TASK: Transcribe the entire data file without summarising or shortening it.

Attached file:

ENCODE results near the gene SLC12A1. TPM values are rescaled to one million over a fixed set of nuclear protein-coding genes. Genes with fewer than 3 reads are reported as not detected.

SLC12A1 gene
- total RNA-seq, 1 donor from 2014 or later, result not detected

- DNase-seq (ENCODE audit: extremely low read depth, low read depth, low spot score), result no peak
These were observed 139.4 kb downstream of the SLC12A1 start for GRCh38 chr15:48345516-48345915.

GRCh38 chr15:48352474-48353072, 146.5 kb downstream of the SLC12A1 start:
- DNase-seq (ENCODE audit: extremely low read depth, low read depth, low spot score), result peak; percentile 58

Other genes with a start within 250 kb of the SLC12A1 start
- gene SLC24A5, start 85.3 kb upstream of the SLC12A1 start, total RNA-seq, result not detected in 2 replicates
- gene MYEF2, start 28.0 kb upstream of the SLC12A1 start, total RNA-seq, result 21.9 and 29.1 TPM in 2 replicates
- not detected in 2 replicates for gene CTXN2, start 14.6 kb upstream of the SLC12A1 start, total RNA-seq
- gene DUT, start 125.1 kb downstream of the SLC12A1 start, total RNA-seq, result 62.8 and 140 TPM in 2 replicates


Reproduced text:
ENCODE results near the gene SLC12A1. TPM values are rescaled to one million over a fixed set of nuclear protein-coding genes. Genes with fewer than 3 reads are reported as not detected.

SLC12A1 gene
- total RNA-seq, 1 donor from 2014 or later, result not detected

- DNase-seq (ENCODE audit: extremely low read depth, low read depth, low spot score), result no peak
These were observed 139.4 kb downstream of the SLC12A1 start for GRCh38 chr15:48345516-48345915.

GRCh38 chr15:48352474-48353072, 146.5 kb downstream of the SLC12A1 start:
- DNase-seq (ENCODE audit: extremely low read depth, low read depth, low spot score), result peak; percentile 58

Other genes with a start within 250 kb of the SLC12A1 start
- gene SLC24A5, start 85.3 kb upstream of the SLC12A1 start, total RNA-seq, result not detected in 2 replicates
- gene MYEF2, start 28.0 kb upstream of the SLC12A1 start, total RNA-seq, result 21.9 and 29.1 TPM in 2 replicates
- not detected in 2 replicates for gene CTXN2, start 14.6 kb upstream of the SLC12A1 start, total RNA-seq
- gene DUT, start 125.1 kb downstream of the SLC12A1 start, total RNA-seq, result 62.8 and 140 TPM in 2 replicates